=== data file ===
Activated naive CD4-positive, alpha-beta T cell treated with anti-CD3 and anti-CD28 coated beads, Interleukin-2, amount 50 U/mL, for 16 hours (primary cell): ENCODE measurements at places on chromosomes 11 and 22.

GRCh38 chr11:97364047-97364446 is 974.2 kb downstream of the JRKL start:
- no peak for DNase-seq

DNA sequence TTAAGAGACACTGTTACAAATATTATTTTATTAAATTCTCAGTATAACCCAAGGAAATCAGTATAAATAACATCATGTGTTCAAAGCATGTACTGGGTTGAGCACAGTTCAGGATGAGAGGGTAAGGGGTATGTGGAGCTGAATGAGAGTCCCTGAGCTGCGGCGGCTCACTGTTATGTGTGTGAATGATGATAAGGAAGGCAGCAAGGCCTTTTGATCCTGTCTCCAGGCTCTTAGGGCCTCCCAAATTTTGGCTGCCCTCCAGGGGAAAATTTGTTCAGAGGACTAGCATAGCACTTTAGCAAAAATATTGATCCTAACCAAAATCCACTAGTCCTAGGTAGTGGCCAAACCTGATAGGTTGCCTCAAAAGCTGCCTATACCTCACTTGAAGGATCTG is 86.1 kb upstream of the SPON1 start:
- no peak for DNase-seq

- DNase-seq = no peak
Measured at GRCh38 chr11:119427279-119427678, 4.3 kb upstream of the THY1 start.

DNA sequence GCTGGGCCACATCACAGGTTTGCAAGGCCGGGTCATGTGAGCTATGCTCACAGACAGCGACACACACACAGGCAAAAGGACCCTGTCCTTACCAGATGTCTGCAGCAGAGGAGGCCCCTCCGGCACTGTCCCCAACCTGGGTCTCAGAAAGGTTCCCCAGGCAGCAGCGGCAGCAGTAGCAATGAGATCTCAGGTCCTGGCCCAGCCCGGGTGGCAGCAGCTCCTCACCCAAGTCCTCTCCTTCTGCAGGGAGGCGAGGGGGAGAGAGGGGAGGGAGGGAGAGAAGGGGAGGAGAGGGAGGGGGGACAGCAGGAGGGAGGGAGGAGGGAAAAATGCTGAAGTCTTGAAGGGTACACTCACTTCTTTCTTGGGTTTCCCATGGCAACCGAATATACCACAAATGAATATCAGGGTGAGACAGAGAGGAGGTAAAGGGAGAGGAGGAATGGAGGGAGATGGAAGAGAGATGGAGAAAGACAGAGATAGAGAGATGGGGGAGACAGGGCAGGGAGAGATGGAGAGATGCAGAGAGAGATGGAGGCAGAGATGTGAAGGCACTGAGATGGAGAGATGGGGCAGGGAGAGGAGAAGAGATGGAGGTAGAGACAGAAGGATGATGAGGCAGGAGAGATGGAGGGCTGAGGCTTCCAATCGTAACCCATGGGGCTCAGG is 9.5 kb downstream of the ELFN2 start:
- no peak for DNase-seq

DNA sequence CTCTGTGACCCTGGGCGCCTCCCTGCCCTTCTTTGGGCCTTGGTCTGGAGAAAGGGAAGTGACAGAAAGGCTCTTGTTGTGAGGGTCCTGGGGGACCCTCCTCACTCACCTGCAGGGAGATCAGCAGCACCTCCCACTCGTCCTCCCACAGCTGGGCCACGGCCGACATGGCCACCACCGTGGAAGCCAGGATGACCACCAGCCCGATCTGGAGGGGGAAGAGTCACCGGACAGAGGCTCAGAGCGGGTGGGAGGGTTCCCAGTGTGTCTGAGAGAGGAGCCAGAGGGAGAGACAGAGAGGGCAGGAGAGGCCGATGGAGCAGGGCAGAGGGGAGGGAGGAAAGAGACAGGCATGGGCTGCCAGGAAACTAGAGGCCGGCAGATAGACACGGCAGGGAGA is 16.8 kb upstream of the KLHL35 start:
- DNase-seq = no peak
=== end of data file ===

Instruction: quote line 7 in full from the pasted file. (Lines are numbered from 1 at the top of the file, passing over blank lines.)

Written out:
Measured at GRCh38 chr11:119427279-119427678, 4.3 kb upstream of the THY1 start.